If you enjoy frozen desserts, you’ll want to make room in your freezer for this recipe. With three types of fruits and non-fat yogurt, it not only tastes great but also helps you to get your recommended fruits and dairy for the day.
Not only is yogurt an excellent source of protein and other essential nutrients like calcium, potassium, and magnesium, it also contains bacteria that’s good for your health, according to the American Society for Nutrition.
Frozen Fruit Cups
- 3 bananas, mashed
- 24 oz. non-fat strawberry or plain yogurt
- 12 large strawberries, sliced
- 1 can (8 oz.) crushed pineapple, undrained
- Line muffin tin(s) with 18 paper baking cups.
- In a large bowl, mix mashed bananas, yogurt, strawberries, and pineapple.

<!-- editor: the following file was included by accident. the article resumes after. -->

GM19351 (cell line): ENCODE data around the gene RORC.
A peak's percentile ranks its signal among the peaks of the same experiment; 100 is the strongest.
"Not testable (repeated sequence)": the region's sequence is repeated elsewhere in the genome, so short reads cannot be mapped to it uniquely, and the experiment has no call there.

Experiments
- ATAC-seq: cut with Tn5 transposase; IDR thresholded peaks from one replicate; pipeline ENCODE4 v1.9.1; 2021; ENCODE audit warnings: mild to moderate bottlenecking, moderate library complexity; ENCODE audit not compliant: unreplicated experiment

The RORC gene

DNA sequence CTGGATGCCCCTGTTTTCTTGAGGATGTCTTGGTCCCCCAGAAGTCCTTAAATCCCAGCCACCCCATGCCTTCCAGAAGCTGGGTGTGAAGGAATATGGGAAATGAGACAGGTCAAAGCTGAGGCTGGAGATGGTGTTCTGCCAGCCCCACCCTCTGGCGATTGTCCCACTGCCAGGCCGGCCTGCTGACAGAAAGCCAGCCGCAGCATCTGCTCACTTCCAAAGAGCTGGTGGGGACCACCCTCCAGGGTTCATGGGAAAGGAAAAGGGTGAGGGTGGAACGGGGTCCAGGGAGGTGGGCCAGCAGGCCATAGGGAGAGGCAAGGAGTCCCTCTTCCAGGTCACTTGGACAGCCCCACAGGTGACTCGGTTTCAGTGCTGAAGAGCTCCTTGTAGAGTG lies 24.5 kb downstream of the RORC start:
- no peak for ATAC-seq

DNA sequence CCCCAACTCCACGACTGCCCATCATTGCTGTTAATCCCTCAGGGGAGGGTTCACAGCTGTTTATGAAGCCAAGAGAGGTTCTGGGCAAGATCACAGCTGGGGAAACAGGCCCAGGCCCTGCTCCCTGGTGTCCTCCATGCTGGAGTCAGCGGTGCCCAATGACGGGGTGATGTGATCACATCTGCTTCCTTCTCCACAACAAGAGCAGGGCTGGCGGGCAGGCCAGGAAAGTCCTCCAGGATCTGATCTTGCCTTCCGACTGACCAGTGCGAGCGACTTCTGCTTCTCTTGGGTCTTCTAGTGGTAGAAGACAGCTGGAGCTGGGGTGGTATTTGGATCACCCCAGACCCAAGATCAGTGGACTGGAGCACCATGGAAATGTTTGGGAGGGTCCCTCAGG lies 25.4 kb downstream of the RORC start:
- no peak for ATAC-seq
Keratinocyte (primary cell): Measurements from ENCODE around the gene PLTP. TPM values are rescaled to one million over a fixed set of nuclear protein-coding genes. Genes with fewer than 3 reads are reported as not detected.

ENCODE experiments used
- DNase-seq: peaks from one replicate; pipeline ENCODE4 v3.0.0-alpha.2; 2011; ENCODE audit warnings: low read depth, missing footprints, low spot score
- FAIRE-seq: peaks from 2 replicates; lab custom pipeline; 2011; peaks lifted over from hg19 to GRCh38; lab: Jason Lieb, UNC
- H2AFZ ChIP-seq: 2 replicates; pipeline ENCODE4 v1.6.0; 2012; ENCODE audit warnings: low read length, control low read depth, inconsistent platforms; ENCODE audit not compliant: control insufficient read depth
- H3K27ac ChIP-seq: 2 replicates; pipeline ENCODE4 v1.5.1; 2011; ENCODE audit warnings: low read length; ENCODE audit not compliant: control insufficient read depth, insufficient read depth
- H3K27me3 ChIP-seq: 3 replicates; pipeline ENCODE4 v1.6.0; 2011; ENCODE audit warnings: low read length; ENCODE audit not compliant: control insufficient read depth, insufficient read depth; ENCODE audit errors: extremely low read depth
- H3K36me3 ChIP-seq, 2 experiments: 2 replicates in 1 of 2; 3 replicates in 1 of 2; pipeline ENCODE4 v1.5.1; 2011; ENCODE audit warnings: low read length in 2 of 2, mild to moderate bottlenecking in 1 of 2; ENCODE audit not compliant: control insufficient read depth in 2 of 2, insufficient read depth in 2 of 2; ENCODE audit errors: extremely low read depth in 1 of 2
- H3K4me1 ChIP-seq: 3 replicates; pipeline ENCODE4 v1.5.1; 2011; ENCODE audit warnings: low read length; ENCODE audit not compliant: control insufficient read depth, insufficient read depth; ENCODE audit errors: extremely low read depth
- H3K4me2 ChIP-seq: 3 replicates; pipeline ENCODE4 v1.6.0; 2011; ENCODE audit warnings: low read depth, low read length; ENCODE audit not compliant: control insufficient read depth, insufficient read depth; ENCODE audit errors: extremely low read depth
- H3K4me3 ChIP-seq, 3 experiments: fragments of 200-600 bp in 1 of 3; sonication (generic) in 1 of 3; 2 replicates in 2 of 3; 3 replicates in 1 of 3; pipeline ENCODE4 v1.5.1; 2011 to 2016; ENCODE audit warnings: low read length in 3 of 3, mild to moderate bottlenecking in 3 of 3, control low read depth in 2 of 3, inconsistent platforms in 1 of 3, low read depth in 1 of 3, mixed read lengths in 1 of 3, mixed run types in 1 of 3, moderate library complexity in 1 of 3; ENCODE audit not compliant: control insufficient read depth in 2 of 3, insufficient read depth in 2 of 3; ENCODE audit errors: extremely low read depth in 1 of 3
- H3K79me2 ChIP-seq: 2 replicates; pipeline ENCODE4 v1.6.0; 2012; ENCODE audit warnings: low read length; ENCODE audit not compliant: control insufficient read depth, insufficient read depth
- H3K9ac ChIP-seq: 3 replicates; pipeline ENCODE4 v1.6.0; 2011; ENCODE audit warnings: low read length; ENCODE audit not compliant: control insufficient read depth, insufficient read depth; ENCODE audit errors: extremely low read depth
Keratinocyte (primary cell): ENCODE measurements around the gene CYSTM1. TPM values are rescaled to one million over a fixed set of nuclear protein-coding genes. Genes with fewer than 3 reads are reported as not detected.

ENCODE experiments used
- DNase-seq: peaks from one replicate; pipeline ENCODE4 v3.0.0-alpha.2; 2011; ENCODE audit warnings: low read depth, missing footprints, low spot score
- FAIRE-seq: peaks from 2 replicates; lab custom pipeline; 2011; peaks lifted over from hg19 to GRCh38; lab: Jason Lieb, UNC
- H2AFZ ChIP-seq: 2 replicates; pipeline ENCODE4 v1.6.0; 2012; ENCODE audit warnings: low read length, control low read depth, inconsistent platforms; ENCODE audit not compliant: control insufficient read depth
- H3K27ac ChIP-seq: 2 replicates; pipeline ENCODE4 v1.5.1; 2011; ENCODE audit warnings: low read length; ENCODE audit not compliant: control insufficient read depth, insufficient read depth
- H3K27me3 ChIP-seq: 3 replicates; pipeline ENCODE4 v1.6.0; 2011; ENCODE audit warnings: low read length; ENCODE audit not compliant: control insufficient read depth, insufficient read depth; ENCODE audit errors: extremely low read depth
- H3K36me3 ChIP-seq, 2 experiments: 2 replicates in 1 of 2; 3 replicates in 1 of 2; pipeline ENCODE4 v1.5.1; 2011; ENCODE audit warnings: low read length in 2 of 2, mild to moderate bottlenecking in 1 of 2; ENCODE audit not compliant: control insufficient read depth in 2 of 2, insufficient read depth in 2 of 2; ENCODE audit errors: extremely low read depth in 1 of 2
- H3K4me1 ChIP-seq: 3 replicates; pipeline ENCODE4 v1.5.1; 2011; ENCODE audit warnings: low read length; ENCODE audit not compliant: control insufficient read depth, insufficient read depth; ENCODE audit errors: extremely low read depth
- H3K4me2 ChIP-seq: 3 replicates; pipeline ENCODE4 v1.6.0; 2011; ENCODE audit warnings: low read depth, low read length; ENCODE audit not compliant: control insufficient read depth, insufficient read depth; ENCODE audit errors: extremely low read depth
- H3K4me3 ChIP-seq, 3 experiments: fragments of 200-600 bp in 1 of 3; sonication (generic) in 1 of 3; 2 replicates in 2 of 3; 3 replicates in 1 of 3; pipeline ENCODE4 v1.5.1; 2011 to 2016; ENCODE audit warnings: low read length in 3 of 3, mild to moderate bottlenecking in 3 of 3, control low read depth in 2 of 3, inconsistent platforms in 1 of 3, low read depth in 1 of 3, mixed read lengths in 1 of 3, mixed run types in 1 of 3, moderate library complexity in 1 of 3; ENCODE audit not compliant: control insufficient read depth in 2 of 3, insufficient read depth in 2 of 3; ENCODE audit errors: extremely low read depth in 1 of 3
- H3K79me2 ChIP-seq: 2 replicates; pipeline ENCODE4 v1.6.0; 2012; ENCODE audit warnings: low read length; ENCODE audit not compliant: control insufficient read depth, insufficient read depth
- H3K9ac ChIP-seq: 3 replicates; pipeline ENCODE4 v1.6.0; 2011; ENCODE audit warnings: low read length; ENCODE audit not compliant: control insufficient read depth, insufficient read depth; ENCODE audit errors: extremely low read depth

- Spoon into muffin tins and freeze at least 3 hours or until firm.
- Remove frozen cups and store in a plastic bag in the freezer.
- Before serving, remove paper cups. These are also great to throw into a fast smoothie. Just add water or milk and blend them in your blender for a fast smoothie.
Another great thing about this recipe is you can use whatever fruits you like! What ingredients did you use?
Snap a pic and tag #healthypsu on Instagram or Twitter for your shot at becoming the featured image on the blog.
Picnics and barbeques are a fun summer tradition. These events are a great opportunity to socialize with friends and family. Picnics and barbeques also present challenges when it comes to healthy eating and drinking.
Here are some helpful tips to work your way around a picnic table:
- Avoid dips that are cream cheese, mayonnaise or sour cream based. Try other fresh dips like guacamole and homemade salsa or use plain greek yogurt as the base for your veggie dip. Sub out regular potato chips for baked chips or homemade tortilla chips (1).